Be An Upstander: Learning and Celebrating Juneteenth

Posted on June 19, 2020 by

There are lots of ways to be an upstander – from self-care to civic participation to hands-on volunteering. One incredibly important part of being an upstander is educating ourselves about the issues, challenges, (and victories!) we are working with, experiencing, and trying to change.

In that light, we invite you to spend part of your day today learning and engaging about the far-reaching effects of slavery and institutionalized racism in the United States, particularly for the Black Jewish community. Why today? Because June 19th is Juneteenth, a day for celebrating the emancipation of American slavery. To quote JMM Executive Director Marvin Pinkert, from the Museum’s statement on the death of George Floyd and the ongoing protests:

We urge all of our fellow Americans, regardless of race, to take a hard look around them—and within their own hearts and minds—at the evidence of inequality and inequity. We must educate ourselves. We must listen, truly listen, to the voices of people who don’t look or live or worship as we do. We must commit to being upstanders, not bystanders. We will only change the story if we change ourselves.

Please note, our suggestions below are by no means comprehensive. These are simply some suggestions to get you started. We hope you’ll share with us other resources you know of, or those you come across as you seem out more knowledge, stories, and voices related to Juneteenth, racial equality and equity, and the Black Jewish community.

A few current articles:

I’m a black rabbi. I’ve never been in a Jewish space where I wasn’t questioned. – By Sandra Lawson, The Forward

‘We need our community!’ Black Jews respond to the George Floyd protests, in their own words.The Jewish World

‘As a Jew of Color, I Need More People in My Community to Speak Up’Haaretz

What Not to Say to Jews of Color — and What to Say Instead – By Allison Barnes, Kveller

My mom is white and my dad is black. Don’t call me a ‘Jew of Color.’ – by Kylie Unell, The Times of Israel

Ashkenormativity Is a Threat to All Jewish Communities. – By Isaac Ofori-Solomon, Hey Alma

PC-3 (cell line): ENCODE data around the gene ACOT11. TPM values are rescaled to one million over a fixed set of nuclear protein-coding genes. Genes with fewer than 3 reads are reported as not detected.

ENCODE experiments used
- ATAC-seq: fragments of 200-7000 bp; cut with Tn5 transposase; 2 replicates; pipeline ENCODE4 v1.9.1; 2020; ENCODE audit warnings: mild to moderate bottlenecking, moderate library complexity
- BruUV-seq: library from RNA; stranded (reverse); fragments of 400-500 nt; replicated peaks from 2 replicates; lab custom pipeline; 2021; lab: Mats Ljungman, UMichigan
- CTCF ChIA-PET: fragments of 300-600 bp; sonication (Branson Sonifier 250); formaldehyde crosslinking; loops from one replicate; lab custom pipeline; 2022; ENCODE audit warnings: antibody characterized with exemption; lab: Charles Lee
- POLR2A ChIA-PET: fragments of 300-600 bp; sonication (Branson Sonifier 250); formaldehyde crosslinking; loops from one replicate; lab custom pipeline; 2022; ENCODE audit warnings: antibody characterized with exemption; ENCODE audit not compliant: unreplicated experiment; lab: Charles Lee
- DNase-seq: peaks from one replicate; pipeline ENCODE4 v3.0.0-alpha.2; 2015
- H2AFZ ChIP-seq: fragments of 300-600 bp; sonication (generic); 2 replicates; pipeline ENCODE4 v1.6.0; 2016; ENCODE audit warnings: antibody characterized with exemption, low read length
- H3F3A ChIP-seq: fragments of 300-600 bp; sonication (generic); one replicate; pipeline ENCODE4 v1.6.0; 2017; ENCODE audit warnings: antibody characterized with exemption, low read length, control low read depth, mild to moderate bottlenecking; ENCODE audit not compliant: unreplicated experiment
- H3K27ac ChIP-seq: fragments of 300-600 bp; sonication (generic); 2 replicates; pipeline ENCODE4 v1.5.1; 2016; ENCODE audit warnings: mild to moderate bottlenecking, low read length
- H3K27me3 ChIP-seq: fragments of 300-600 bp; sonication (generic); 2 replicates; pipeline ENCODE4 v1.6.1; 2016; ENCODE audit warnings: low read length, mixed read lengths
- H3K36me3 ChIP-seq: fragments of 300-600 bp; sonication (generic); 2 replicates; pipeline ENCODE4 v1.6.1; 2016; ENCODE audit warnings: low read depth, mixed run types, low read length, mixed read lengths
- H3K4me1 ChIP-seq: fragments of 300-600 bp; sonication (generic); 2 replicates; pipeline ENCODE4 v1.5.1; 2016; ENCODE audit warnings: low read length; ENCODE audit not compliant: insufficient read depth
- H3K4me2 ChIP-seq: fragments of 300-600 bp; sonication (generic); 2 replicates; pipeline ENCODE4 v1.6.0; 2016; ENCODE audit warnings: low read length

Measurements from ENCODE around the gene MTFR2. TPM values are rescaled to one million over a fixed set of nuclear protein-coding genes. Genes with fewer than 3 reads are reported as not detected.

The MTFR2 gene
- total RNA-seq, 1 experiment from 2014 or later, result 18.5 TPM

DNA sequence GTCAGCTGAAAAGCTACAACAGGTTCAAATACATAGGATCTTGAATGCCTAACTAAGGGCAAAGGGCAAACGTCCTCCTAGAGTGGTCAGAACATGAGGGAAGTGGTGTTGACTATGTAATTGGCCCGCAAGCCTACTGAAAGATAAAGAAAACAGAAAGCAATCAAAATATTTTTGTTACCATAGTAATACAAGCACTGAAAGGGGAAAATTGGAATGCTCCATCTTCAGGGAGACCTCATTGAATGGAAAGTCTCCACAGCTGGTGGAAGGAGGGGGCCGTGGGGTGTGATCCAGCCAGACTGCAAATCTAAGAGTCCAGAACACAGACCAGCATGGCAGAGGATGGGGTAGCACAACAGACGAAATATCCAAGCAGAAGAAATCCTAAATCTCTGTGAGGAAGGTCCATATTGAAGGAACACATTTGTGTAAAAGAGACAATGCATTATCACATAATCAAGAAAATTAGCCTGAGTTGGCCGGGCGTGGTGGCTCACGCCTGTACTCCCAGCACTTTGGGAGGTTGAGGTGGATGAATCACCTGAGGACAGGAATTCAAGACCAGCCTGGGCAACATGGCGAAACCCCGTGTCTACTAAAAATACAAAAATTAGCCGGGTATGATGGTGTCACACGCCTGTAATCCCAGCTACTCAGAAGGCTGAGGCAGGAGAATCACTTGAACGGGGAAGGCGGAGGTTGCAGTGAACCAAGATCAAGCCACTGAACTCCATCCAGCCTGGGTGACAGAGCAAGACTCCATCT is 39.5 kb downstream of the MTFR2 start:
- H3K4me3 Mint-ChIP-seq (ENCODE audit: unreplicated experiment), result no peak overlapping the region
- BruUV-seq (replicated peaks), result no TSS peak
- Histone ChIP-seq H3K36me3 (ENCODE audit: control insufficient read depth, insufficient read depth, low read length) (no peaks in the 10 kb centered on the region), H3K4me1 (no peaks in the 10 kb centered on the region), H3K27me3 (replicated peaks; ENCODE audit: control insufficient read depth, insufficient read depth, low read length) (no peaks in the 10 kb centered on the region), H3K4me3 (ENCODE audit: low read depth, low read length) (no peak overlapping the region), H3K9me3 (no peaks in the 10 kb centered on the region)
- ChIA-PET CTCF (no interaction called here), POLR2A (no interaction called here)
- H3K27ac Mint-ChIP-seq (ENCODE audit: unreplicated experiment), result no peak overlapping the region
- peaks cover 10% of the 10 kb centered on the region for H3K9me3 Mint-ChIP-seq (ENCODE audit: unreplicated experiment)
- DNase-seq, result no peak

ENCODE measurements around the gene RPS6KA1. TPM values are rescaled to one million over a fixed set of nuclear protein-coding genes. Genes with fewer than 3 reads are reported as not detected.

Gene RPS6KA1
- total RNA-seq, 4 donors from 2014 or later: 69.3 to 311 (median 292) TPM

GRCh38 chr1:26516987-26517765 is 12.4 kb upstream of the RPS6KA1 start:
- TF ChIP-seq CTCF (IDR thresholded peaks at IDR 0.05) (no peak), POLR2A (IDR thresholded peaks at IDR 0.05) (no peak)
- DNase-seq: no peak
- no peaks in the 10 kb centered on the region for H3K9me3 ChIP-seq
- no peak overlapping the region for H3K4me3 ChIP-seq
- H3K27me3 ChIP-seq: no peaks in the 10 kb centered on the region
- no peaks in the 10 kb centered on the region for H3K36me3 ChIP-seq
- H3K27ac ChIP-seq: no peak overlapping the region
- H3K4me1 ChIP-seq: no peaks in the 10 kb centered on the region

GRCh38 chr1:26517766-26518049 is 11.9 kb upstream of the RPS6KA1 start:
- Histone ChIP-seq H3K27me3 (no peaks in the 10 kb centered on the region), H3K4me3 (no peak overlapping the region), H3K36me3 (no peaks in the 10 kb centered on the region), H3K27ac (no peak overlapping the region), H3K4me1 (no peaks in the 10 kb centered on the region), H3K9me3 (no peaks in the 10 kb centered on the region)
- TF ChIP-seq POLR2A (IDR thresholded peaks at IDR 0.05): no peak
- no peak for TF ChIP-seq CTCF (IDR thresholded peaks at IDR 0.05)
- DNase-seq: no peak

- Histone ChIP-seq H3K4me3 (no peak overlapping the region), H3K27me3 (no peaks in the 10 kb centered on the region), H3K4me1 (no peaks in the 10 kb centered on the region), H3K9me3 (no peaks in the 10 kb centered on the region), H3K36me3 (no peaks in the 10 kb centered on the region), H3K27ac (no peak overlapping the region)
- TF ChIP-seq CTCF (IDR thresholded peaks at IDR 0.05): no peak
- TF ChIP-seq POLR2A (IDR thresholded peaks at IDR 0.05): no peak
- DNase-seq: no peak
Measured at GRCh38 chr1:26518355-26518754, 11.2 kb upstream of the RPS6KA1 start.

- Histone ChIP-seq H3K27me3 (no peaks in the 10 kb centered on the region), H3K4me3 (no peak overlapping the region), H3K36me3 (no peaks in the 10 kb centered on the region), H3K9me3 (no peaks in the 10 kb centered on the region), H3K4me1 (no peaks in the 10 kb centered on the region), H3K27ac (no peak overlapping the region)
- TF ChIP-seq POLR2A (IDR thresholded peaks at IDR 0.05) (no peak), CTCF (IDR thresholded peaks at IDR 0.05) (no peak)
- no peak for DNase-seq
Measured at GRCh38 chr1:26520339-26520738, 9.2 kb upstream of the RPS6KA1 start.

Voices to follow (special thanks to Kveller for putting together such a great list):

April N. Baskin, Joyous Justice (twitter)

MaNishtana, 100% Black, 100% Jewish, 0% Safe (twitter)

Michael Twitty, Afroculinaria (twitter)

Amadi Lovelace (twitter)

Tema Smith (twitter)(Instagram)

Rebecca Pierce (twitter)

Chanda Prescod-Weinstein (twitter)

Yitz Jordan (twitter)(Instagram)

Anthony Mordechai Tzvi Russell (twitter)

Lara Monroe (twitter)

Bentley Addison (twitter)

Evan Traylor (twitter)(Instagram)

Logo lapel pin from the Jews of Color Field building Initiative. Gift of Monique T. Haskins, JMM 2020.23.1.

We also recommend spending some time checking out the Jews of Color Field Building Initiative.


Emancipation Day (Juneteenth) celebration in Richmond, Virginia, ca. 1905. Courtesy of VCU Libraries via.

For more general learning on Juneteenth, Black History, and Race:

What is Juneteenth?The New York Times

Juneteenth.com

Teaching JuneteenthTeaching Tolerance

Talking About RaceNational Museum of African American History & Culture

The Reginald F. Lewis Museum

The African Americans: Many Rivers to Cross with Henry Louis Gates, Jr.PBS


If you haven’t yet, we hope you’ll also take a look at our digital exhibit Gray in Black and White and watch the two public programs featuring Baltimore photographers and activists. There are also some great activities for kids.

We also invite you to join us for a special, three-part series, Connecting Generations: Difficult Conversations About Race to continue your learning and engagement.

One more way to celebrate – consider supporting Black-owned businesses in Baltimore and Maryland today!


 

Posted in jewish museum of maryland

Tagged: , ,






Leave a Reply

Your email address will not be published. Required fields are marked *